Saturday, September 17, 2011

Ségo Courts Mélenchon

In 2007 it was Bayrou, in the center; this year it's Mélenchon, on the left. Ségolène Royal, running well back in the polls and with time running out, has apparently decided to try a Hail Mary pass, and JLM, way out on the left flank, is headed downfield with arms outstretched hoping to make the play. Right about now I'm sure the folks at the NPA are patting themselves on the back for not falling in with Mélenchon. And the Communists may be wondering if they haven't been snookered into another Programme Commun, out of which they'll get a couple of portfolios in the Ministries of Transporation and Sports.

How all of this might be playing in Peoria, or, rather, Poitiers, remains to be seen. Our own tireless commentator from la France profonde, MYOS, reports that Royal has made a solid connection with the "red base" in her (his--male or female, MYOS?) part of rural France. If so, the polls haven't registered it yet. I wouldn't be entirely surprised. But how would an alliance with the Front de Gauche affect this part of the electorate? In any case, I think back to Ségolène's visit to Harvard, where she described her ambition as uniting the entire anti-Sarkozy opposition "from Besancenot to Bayrou." Now I guess it's "Mélenchon to Morin." At dinner I asked her how she planned to do this. She was of course evasive: by being more convincing than the others, or words to that effect. But her new strategy is clear: by attacking the banks. Mélenchon welcomes this rhetoric.


Anonymous said...

Anonymous said...

brent said...

With all due respect, Art, I fear your 'hail mary pass' metaphor has run away with you here. Far from signaling some new 'common program' Ségo's visit to the Huma Fête is just the same sort of courtesy call Aubry and Montebourg are making. And far from reaching out toward some new alliance, Mélenchon merely accepts the homage ("If she wants to demonstrate her affinity for our program, we'll be glad to welcome her," )[]. So let's not get carried away: the FdG isn't inflecting toward the right or preparing any late-night alliances (that we know of), and Ségo is merely looking for primary votes wherever she might find them--which could include some far lefties who will never vote for her in the regular election.

Cincinna said...

One doesn't make "courtesy calls" to Communists.
The smart political move was François Hollande. He is the far smarter candidate, understanding that the votes to win the nomination, and the general, are much more in the center than on the far left.

Anonymous said...

Cincinna: I find it interesting that the Right approves of Hollande skipping the Fête de l'HUMA!
That should worry Hollande's supporters :)

La fête de l'Huma is hardly considered communist, except for its speeches and politicians. It's like a giant county fair close to Paris (okay, a banlieue de paris) with political stands everywhere in addition to food stands and fun stuff to see/do. I'm pretty sure 90% people present yesterday had nothing to do with communism, or any ideology whatsoever.

I'm pretty sure it's some kind of Leftist ritual: you show up, you're heckled, you show fortitude in the face of adversity, you get a red badge of courage and you're deemed "fréquentable" by the left. So either Hollande is trying to change the ritual (I hope he's got a plan for the 2nd round in 2012) or he didn't dare meet the communists, who are quite restless and aggressive.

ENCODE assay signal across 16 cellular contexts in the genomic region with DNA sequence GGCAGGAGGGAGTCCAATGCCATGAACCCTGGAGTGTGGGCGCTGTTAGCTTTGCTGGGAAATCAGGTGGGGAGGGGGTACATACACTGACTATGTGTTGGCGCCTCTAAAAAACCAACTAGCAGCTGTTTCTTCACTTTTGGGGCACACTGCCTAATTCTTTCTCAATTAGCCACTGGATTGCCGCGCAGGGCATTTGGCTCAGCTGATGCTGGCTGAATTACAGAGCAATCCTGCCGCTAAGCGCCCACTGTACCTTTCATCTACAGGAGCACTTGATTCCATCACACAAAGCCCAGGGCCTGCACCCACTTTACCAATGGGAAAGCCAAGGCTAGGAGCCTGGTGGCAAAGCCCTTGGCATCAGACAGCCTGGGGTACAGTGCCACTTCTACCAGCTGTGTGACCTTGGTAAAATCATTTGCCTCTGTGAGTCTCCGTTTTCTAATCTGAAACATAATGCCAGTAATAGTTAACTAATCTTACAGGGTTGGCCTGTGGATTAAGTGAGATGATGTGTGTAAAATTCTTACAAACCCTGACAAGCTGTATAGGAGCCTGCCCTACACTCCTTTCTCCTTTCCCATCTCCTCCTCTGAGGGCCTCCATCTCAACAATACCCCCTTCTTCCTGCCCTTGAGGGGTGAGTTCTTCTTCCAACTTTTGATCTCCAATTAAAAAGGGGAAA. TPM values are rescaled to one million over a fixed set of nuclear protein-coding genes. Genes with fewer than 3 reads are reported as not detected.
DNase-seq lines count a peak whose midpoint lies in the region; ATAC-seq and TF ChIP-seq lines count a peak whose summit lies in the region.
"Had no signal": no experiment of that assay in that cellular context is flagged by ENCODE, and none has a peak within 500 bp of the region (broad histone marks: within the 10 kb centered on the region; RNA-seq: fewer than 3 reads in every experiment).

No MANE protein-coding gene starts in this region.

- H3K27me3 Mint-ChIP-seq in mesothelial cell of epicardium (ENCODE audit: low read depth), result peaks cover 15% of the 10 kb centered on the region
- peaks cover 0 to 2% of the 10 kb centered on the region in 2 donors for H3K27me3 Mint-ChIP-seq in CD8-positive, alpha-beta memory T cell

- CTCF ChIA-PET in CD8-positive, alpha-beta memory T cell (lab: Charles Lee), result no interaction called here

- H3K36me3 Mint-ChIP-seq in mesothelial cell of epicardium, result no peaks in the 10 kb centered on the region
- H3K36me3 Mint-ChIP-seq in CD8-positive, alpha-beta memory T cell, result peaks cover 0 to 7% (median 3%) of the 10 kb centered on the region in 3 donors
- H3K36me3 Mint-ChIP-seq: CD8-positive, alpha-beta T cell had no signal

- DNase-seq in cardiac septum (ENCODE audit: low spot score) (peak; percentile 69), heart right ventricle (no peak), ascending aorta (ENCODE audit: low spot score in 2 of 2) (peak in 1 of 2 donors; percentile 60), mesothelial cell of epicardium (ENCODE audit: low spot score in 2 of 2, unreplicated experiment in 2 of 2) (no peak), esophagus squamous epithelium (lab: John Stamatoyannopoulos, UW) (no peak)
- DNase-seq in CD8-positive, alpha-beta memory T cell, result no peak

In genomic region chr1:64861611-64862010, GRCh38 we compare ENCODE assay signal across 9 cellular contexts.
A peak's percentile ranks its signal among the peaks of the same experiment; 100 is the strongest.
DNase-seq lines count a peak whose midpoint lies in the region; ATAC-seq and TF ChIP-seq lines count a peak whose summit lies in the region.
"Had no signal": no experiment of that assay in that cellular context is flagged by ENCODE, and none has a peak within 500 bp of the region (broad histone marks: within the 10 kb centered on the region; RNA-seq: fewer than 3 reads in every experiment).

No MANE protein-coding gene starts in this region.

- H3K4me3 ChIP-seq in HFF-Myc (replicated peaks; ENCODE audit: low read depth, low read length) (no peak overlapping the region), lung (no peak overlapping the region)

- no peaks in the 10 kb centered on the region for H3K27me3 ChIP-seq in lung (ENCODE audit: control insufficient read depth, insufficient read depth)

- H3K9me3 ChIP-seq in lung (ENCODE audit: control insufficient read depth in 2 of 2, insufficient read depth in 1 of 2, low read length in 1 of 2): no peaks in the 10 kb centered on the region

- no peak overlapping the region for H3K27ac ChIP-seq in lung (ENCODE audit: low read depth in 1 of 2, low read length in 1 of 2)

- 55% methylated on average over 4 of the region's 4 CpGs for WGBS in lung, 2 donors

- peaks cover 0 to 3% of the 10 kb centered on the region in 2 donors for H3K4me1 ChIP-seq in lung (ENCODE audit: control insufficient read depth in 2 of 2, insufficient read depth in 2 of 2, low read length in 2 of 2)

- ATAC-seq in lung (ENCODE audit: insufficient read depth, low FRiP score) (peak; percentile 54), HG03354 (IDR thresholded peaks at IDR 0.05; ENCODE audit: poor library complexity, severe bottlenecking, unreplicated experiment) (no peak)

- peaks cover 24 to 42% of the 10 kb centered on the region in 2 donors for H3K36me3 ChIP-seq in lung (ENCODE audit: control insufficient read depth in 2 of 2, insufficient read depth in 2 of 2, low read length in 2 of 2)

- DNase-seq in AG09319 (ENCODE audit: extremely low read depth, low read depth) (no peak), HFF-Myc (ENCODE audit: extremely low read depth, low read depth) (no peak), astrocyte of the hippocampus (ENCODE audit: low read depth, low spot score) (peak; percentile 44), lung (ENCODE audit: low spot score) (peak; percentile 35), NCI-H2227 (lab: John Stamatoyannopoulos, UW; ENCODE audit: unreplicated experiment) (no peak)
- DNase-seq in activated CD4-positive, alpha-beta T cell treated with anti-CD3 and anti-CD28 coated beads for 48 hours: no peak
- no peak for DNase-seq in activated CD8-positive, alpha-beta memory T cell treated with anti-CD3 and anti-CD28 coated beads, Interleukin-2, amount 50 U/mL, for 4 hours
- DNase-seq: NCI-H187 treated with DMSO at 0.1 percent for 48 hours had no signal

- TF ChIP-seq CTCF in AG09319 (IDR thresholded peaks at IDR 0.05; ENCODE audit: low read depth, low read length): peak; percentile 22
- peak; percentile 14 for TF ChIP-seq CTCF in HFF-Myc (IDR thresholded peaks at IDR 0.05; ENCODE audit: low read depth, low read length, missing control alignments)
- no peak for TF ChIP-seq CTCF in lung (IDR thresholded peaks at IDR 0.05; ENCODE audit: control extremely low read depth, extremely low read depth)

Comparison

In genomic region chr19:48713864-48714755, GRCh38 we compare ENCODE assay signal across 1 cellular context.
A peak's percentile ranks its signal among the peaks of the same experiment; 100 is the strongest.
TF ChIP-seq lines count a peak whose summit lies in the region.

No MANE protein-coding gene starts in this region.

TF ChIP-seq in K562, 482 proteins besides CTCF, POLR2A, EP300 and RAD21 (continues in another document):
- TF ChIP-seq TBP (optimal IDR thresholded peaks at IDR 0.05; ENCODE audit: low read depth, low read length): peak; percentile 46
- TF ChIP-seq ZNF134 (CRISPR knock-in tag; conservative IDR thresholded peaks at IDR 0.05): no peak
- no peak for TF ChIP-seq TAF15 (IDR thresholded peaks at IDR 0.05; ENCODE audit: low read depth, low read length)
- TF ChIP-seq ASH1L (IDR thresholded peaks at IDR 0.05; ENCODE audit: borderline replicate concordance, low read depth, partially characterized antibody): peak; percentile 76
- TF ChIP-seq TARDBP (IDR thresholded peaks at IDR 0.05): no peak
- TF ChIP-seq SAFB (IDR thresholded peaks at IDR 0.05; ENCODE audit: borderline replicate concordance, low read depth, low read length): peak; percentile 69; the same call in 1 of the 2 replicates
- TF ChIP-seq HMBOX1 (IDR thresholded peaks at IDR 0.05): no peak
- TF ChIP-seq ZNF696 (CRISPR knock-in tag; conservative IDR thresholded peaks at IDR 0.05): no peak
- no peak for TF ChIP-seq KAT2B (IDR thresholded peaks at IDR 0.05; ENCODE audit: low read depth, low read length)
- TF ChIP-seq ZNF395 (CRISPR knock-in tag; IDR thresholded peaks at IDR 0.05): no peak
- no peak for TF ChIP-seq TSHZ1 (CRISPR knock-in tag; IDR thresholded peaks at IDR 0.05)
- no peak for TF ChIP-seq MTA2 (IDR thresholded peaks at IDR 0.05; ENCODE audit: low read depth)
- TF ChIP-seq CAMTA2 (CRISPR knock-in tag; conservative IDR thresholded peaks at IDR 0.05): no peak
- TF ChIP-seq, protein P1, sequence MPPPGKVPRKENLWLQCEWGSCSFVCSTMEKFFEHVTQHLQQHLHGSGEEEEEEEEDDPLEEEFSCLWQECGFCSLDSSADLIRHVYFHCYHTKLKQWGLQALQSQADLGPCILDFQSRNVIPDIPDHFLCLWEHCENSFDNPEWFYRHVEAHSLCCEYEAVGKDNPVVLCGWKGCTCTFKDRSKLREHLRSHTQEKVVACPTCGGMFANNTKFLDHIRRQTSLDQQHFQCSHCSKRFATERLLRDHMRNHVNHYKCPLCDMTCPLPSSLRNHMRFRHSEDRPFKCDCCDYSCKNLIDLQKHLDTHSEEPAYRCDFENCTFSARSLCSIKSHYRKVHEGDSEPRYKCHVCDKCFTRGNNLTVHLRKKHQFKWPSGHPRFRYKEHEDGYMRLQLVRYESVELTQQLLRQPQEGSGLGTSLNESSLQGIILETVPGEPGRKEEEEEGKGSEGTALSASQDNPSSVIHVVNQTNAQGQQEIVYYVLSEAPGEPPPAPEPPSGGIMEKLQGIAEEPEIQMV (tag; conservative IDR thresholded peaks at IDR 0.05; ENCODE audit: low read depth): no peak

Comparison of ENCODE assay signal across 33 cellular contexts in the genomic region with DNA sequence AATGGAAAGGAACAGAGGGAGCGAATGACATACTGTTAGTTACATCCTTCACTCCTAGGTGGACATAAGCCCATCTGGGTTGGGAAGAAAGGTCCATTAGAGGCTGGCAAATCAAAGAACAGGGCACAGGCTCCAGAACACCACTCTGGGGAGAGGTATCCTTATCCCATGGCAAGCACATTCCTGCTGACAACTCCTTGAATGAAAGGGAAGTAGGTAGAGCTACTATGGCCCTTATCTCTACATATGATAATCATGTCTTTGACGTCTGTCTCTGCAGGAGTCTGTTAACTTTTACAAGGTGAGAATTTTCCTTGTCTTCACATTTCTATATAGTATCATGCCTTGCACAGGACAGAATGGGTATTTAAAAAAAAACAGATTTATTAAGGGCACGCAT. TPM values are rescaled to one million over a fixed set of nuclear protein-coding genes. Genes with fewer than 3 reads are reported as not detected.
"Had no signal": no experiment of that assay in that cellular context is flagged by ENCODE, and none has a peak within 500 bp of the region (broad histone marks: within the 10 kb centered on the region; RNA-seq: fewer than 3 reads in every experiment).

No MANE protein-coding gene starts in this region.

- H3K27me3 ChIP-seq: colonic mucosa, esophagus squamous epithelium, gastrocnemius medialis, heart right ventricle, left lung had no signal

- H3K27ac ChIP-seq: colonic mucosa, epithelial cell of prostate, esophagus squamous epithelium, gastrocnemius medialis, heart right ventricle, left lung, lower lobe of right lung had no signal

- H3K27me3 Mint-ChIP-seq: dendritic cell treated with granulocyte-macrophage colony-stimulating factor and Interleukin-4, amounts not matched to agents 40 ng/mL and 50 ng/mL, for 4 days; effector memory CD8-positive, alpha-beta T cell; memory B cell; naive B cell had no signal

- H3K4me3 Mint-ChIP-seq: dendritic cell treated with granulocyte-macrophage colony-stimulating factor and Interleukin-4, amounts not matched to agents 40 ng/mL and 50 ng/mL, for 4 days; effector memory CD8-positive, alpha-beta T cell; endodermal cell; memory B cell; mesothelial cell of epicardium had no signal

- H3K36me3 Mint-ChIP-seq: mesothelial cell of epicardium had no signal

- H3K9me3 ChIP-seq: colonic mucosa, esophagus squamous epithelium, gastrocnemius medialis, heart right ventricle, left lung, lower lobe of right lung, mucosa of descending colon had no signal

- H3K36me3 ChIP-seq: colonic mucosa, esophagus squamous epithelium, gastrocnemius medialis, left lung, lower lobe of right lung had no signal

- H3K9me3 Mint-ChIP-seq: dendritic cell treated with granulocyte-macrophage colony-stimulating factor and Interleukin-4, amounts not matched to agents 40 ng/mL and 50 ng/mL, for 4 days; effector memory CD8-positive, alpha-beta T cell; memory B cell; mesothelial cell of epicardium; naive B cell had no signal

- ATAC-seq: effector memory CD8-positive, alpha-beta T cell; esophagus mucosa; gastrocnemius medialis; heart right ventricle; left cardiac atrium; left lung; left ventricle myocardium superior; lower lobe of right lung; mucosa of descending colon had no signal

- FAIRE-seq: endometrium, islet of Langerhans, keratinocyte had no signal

Royal and Montebourg came to participate: one to discuss two common projects, one to debate publicly. They weren't ruffled by the heckling and the booing. They got their red badge. :p
Aubry came to listen to the Communist Leader's speech (a more passive role than the other two) and when the crowd started their standard pushing/heckling, she had to be exfiltrated because she totally freaked out. The bouncers pulled out knuckledusters to push the crowd back. It was quite an amazing sight, surrealistic. Weirdly, either it's happened before (with Fabius? Did he freak out too?) or few people were as shocked as I was by this episode, because it's been hardly mentioned anywhere in the press - in fact, unless I'm mistaken, Le Monde mentioned a "chahut" for a couple lines and then edited the mention out. I was pretty sure there was a section titled "Aubry chahutée" and when I came back to read comments today, it wasn't there. I'm scratching my head and wondering, seriously. Did I dream it? Did I read wrong?)

Myos (she - and to answer a prior question: because of Greek ancestors :p. I was proud of my idea until I realized several people seemed to have had the same roots as I did :p)

Anonymous said...

Unrelated to la fête, if you can, listen to France Inter's program 12-1pm today, in relation to the book below. If it were some disreputable radio I wouldn't mention it but it was jaw-dropping.épublique-mallettes-Pierre-Péan/dp/2213666067/ref=sr_1_1?ie=UTF8&qid=1316341113&sr=8-1
The book was mentioned yesterday by Audrey Pulvar on Ruquier's show.
BTW, if you want to see feisty leftists, watch Mélenchon in On est pas couchés. All the limits of the rhetorics but also all the appeal it may have for some.
You know you're in France when everybody agrees with Mélenchon's goal, even if not with the method. (Ruquier: if you're elected, I leave. Mélenchon (kidding): during the revolution, some ran, too. they were caught.")